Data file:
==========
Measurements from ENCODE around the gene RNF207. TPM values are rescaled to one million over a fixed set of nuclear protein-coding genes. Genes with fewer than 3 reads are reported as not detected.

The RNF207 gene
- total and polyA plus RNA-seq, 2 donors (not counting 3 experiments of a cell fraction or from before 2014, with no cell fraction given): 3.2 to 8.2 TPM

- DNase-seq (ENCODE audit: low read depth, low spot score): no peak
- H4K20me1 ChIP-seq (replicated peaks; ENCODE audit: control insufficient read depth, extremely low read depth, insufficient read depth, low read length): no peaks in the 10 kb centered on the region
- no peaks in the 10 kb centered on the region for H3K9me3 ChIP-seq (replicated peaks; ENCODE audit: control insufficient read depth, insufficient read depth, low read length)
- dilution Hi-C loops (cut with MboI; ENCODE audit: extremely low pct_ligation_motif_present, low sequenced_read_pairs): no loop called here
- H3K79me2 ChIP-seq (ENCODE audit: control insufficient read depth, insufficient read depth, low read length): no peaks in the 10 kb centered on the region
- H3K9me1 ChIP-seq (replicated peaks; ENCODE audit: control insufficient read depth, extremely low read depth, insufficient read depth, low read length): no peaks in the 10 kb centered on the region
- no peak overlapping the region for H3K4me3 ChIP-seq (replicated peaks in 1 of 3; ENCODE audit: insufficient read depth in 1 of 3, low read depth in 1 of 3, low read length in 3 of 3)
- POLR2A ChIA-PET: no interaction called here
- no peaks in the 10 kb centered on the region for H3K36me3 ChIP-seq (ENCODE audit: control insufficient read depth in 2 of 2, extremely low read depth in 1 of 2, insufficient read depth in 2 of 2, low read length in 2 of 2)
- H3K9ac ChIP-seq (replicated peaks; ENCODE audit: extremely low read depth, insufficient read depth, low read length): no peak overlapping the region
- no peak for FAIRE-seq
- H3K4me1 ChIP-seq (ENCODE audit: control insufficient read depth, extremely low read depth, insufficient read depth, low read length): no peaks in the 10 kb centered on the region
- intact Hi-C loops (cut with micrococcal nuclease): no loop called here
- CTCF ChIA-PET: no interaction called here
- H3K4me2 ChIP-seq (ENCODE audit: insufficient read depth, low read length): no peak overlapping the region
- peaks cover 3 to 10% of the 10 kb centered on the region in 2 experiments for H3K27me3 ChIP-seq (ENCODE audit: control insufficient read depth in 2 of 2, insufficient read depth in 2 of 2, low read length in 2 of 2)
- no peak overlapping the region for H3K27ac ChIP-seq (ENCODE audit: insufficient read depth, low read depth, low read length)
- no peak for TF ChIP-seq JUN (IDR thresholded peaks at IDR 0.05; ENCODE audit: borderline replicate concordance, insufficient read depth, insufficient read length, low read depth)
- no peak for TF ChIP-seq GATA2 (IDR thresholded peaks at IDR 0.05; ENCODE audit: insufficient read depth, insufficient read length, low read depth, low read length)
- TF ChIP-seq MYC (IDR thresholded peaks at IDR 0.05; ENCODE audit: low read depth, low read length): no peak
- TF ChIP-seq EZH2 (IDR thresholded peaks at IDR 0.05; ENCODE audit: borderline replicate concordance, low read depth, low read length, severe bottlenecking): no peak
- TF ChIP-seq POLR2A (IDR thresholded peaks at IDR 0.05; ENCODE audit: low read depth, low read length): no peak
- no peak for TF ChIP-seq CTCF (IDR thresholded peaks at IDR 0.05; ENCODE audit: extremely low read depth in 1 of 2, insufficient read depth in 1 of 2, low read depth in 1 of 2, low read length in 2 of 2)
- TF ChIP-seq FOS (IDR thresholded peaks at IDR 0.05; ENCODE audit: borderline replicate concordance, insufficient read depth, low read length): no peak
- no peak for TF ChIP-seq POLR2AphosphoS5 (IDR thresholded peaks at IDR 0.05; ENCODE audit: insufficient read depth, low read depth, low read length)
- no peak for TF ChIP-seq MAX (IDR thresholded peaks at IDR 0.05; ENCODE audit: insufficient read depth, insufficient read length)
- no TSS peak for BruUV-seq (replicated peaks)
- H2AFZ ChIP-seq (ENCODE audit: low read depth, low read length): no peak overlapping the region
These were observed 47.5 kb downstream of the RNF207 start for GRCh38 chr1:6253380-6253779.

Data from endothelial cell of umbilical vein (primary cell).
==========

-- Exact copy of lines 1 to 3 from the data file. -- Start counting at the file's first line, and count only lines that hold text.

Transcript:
Measurements from ENCODE around the gene RNF207. TPM values are rescaled to one million over a fixed set of nuclear protein-coding genes. Genes with fewer than 3 reads are reported as not detected.

The RNF207 gene
- total and polyA plus RNA-seq, 2 donors (not counting 3 experiments of a cell fraction or from before 2014, with no cell fraction given): 3.2 to 8.2 TPM